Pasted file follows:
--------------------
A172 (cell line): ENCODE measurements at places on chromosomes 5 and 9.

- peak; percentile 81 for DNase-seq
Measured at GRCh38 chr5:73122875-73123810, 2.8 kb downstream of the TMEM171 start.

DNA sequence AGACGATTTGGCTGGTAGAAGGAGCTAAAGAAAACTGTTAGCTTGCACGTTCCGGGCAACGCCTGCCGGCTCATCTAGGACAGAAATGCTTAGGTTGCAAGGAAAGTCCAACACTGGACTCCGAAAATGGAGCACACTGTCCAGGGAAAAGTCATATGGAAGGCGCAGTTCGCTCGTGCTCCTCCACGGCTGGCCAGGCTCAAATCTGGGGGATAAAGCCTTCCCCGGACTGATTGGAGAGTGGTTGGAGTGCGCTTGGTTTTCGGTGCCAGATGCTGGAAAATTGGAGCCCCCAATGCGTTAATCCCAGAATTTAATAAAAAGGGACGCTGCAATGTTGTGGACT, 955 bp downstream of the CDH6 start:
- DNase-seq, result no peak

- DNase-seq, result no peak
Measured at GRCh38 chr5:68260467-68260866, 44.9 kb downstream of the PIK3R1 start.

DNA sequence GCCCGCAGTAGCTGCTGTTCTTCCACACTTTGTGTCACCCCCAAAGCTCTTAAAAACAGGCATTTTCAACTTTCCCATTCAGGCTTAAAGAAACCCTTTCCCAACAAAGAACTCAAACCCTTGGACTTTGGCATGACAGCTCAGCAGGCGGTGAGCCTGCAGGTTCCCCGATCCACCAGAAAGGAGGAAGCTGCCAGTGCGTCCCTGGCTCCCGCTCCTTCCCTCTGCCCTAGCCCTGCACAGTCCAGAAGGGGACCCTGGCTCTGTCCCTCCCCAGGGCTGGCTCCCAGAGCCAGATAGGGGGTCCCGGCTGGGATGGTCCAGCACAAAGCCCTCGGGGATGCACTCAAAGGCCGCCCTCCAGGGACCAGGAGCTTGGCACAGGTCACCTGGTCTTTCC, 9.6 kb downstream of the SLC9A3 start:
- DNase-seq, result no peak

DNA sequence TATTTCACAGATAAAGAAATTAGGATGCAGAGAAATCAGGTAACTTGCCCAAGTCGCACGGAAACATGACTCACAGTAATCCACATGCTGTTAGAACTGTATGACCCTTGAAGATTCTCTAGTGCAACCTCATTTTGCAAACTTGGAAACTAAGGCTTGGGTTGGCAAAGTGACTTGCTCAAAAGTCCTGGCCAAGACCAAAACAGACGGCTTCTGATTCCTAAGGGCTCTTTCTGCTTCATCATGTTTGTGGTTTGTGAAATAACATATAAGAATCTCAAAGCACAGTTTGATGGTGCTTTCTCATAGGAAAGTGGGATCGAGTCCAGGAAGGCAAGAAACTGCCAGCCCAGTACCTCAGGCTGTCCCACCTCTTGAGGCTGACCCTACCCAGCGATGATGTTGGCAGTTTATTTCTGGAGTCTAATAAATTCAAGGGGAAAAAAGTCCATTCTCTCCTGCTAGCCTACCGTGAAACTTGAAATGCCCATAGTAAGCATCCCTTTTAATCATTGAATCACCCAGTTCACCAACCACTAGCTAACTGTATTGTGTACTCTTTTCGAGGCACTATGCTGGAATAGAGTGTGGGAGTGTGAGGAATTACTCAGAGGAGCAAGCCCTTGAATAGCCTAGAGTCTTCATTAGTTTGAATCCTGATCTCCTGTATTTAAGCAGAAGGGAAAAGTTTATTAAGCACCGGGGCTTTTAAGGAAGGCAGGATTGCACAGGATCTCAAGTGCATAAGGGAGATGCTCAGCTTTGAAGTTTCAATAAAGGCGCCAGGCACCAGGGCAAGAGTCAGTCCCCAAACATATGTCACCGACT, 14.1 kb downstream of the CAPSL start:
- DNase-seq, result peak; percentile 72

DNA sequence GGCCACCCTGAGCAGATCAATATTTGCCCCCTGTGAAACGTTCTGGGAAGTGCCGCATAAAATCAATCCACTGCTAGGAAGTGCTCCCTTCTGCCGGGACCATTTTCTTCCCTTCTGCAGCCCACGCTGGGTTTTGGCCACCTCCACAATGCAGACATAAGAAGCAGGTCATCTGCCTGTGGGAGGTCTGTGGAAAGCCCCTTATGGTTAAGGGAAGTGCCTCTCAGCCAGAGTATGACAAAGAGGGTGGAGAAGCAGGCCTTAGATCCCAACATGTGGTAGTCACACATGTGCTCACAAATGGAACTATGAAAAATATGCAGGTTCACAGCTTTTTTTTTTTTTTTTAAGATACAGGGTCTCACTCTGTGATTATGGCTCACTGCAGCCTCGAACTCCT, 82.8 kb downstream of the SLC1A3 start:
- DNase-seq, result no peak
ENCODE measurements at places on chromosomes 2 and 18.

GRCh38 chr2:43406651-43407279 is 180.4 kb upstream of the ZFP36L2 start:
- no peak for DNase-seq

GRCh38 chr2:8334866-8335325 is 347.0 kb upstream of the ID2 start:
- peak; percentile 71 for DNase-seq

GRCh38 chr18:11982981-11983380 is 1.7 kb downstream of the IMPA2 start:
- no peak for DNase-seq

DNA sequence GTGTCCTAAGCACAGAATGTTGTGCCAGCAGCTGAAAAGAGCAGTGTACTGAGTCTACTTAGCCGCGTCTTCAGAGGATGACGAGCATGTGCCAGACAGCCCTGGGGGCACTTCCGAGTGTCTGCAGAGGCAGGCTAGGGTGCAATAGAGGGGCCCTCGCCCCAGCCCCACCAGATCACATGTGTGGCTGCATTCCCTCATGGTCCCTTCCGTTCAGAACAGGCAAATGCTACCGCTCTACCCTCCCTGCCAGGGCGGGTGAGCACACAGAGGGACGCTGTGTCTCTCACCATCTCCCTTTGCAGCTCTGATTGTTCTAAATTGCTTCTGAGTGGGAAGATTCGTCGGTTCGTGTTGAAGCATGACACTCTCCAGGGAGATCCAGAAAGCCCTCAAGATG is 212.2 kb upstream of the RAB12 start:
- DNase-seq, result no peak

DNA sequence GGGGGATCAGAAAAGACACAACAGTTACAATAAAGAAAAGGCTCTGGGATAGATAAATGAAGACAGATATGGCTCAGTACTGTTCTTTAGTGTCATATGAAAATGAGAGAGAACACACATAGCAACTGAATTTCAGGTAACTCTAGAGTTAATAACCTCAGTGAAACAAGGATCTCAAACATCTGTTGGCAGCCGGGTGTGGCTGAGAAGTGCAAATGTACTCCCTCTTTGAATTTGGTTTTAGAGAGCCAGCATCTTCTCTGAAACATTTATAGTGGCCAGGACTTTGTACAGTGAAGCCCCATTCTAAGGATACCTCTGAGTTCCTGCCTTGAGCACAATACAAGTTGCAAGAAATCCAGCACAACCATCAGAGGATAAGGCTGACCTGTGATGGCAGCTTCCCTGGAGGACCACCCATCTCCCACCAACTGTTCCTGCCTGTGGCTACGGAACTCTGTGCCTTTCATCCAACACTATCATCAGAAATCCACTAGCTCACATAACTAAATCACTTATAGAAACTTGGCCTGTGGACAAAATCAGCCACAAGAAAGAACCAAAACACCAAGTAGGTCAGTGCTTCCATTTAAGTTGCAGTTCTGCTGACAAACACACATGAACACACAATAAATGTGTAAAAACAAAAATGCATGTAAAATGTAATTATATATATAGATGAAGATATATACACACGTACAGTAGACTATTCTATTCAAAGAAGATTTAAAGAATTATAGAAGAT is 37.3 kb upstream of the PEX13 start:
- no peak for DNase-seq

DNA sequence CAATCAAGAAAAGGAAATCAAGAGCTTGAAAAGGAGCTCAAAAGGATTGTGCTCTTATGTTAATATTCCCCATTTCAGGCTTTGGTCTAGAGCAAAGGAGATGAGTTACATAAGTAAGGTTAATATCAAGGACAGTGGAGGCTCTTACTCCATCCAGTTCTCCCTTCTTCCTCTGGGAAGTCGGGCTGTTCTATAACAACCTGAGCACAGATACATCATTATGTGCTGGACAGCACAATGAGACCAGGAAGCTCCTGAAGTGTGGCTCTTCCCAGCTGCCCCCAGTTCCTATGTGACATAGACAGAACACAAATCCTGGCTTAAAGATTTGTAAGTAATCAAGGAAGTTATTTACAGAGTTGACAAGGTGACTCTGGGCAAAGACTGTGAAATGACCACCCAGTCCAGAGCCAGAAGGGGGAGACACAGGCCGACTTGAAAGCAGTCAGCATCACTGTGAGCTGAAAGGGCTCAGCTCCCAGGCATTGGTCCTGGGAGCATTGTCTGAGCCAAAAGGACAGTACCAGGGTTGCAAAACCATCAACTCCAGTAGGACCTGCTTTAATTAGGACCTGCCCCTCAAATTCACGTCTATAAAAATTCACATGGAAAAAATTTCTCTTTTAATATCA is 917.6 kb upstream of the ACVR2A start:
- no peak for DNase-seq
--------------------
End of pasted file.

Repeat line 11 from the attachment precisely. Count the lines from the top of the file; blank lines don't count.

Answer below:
- DNase-seq, result peak; percentile 72